Typically, "Beauty And The Beast" had my undivided attention when it was focusing on Dexter's (Michael C. Hall) storyline, although Quinn's (Desmond Harrington) investigation into Kyle Butler is a welcome callback to last season that feels like a primed mantrap ready to be sprung. The investigation into the Santa Muerte case progressed, but didn't feel especially compelling this week; Irish nanny Sonya (Maria Doyle Kennedy) filled some time; and the storyline for Angel (David Zayas) and LaGuerta (Lauren Velez) already feels interminable and has me itching for those characters to be written out, as they're so clearly a waste of time.
The situation Dexter has with serial-killer Boyd's prospective victim Lumen Pierce (Julia Stiles) is another of the show's dysfunctional relationships. Having tended to her wounds and taken pity on the wounded Lumen (who's an eye witness to his killing of Boyd), Dexter's put himself in quite a predicament: releasing Lumen risks her fingering him as Boyd's killer, and holding her captive is an untenable situation, but he can't kill her to ensure her silence because she's an innocent. Or does the number one rule of Harry's Code ("Don't Get Caught") override the latter?
A breakthrough came after Dexter showed Lumen all of Boyd's oil drums containing dead girls preserved in formaldehyde, convincing her that he spared her the same fate in killing Boyd -- a murderous act he was pushed into because his wife was killed in a macabre fashion, too. For now that explanation appears to have placated Lumen, with Dexter feeding her enough half-truths to appear plausible and keep his true motivations a secret. Lumen's revelation that Boyd's just one of many people responsible for her mistreatment seems to suggest she'll be out for revenge, and perhaps use Dexter as her instrument of retribution. As I suggested last week, I suspect Boyd was part of a sinister underground cabal that traded girls for various ghastly purposes, from prostitution to a killer's "mail order" victim. I wouldn't be surprised if season 5 went down a direction familiar to audiences who've seen Hostel, with Boyd's self-help guru as the head of the twisted organization.
As I said, Quinn's belief that Kyle Butler was Dexter Morgan, gives that character material that's a fun loose-end from season 4 and, as it's relevant to Dexter, it's therefore more engaging. In this episode, he found the Mitchell's safehouse by tailing the FBI Agent who's reluctant to let Quinn show the family his photo of Dexter, and managed to corner Jonah Mitchell (Brando Eaton) at a convenience store. It was a little infuriating that Jonah's reaction wasn't immediate in confirming Dexter is Kyle, before Quinn was dragged away by an agent, but perhaps it was a sign that Jonah's willing to cover for Dexter? There was no love lost between Arthur and Jonah, so it's plausible that Jonah views "Kyle" as a good man who, perhaps, helped rid him of a domineering and violent parent.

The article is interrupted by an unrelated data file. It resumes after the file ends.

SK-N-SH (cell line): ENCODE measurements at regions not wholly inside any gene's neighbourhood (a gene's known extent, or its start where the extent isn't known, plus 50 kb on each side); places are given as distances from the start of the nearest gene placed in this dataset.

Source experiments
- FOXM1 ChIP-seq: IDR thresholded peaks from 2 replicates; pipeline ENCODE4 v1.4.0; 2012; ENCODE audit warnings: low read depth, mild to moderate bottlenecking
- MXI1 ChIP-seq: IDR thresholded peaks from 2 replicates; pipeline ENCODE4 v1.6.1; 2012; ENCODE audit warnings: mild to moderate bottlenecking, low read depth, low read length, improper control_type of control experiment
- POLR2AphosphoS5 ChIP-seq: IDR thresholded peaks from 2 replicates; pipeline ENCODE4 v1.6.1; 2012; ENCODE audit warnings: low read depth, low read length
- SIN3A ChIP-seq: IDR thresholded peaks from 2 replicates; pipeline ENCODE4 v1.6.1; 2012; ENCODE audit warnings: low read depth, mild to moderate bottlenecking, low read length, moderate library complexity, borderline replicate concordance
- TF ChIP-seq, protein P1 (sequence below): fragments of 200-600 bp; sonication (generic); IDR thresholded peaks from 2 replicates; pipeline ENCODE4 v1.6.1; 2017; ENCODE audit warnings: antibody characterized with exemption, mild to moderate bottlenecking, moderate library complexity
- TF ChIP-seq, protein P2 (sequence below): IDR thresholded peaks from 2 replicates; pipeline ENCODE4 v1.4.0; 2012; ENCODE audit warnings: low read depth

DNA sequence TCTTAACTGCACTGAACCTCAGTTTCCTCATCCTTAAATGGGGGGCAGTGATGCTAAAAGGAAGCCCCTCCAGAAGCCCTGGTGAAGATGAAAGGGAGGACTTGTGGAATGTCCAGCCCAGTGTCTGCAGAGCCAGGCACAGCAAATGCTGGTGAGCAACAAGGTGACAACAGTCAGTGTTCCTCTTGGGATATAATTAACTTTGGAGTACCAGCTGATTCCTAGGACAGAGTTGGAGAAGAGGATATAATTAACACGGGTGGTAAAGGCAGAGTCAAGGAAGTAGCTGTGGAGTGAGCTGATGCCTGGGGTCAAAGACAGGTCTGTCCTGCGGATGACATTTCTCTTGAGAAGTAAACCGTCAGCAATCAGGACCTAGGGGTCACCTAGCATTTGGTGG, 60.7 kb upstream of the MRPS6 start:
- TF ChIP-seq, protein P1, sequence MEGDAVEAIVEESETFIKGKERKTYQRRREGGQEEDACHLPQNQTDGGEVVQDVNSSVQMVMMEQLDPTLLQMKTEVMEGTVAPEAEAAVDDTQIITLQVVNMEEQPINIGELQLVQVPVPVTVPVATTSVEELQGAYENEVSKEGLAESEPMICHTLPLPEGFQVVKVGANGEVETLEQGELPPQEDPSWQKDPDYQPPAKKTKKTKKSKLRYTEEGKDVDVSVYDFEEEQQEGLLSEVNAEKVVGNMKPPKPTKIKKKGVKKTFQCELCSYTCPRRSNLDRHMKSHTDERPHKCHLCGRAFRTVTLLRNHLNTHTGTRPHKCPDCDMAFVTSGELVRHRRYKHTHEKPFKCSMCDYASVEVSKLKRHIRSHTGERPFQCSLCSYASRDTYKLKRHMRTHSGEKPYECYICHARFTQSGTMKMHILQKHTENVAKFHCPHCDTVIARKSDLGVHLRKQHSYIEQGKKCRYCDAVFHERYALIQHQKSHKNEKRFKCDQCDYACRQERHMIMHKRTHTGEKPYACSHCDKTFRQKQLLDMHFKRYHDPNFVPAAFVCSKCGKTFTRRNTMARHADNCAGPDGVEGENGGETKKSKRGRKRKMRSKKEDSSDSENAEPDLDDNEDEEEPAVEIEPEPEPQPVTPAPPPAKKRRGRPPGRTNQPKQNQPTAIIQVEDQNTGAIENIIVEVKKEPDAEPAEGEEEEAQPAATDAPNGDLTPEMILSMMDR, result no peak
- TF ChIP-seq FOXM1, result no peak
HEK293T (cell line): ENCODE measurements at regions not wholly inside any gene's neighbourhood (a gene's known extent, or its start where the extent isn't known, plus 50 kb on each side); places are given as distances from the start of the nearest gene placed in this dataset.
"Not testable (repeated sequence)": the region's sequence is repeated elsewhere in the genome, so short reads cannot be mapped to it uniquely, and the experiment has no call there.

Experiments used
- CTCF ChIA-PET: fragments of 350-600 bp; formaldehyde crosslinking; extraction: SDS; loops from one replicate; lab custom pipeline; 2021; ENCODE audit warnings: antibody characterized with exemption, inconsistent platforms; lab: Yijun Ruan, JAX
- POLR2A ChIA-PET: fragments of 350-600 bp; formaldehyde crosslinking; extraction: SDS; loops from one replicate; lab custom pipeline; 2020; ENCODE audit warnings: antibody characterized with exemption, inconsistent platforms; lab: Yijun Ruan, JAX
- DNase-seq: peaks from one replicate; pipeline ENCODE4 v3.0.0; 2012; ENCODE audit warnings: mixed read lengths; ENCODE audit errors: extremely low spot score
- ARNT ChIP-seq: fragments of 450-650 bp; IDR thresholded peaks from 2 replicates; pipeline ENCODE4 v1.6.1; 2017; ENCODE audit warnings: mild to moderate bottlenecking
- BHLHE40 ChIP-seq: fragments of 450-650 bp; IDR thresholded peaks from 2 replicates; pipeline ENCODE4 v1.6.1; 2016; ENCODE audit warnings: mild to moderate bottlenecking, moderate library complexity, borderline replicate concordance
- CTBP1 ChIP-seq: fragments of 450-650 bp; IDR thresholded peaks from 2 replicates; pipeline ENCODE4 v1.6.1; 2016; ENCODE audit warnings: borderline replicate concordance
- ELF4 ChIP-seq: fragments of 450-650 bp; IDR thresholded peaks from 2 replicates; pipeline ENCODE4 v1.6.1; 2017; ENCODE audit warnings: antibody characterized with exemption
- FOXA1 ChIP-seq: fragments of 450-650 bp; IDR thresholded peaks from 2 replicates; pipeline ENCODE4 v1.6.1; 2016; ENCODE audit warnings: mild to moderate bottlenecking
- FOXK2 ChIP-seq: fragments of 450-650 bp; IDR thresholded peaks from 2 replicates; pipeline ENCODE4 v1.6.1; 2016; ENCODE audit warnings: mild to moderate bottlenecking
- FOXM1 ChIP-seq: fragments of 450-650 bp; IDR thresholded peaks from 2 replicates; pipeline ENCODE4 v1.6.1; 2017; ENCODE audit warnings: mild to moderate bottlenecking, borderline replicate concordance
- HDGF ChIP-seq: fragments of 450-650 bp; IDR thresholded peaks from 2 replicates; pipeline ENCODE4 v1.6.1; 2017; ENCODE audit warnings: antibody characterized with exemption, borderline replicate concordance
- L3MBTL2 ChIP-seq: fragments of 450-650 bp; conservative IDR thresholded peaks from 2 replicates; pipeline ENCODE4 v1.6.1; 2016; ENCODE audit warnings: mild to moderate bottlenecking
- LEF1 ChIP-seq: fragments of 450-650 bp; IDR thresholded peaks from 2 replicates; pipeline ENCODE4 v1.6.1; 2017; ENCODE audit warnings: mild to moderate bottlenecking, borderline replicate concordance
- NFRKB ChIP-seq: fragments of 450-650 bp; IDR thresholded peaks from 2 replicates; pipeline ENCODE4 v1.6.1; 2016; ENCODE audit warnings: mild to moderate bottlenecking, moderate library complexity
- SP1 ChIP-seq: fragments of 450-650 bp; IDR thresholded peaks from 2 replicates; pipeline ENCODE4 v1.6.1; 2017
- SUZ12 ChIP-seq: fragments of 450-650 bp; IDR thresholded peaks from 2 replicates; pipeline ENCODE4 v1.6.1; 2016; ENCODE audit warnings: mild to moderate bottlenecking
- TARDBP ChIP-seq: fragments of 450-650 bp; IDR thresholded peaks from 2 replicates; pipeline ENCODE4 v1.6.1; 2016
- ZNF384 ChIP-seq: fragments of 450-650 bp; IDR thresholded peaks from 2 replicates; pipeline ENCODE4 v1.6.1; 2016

Considering the fact this episode briefly introduced Dexter to the Santa Muerte storyline (doing his sister a favour by attending a crime scene and detected a stray cigar butt on the floor), and we eventually had a scene with Debra (Jennifer Carpenter) actually confronting the killer, Carlos Fuentes, for some reason this storyline didn't ignite for me this week. Maybe it's because I was more anxious to get back to Dexter/Lumen, or it's becoming less clear what the Santa Muerte deaths have to offer us, other than something for the Miami Metro's ensemble to deal with. They're intriguing, suitably gruesome, and certainly it's a good thing I can't predict where we're going with this story, but I just can't get excited by it yet.
The situation with Sonya the nanny doesn't feel like it's anything more than a way to kill some time, but I just can't believe they cast an actress like Maria Doyle Kennedy with no plan for her. Maybe she'll learn Dexter's secret, or become a target Dexter needs to protect? There must be something planned, because Harrison's nanny doesn’t really need a role of this size if she's just there to make it feel plausible that Dexter can be away from home for most of the day.
Overall, "Beauty And The Beast" was a good episode, mostly because it feels like there's a deep and interesting back-story for Lumen and her relationship with Dexter will evolve into something worth seeing. Will Dexter keep up the pretense that he's not a skilled killer, but still decide to help her get revenge on "the others"? Will he grow to trust her enough to tell her everything, leading to a father/daughter dynamic between them if she accepts what he is? Have we been down that route before, with Miguel in season 3? The rest of the episode, with the exception of a few scenes with Quinn leaning on residual love of season 4, was less satisfying to me, but hopefully Sonya and the Santa Muerte storylines will begin to take shape as we approach mid-season.
- This episode is the debut of writer Jim Leonard on Dexter, who has previously worked on Fitz, the short-lived US remake of Cracker.
WRITER: Jim Leonard
DIRECTOR: Milan Cheylov
GUEST CAST: Julia Stiles, Tony Alameda, Derek DuChesne, Brando Eaton, Adam Harrington, April Hernandez, Gino Montesinos, Raphael Sbarge & Joseph Julian Soria
TRANSMISSION: 17 October 2010 – Showtime, 9/8c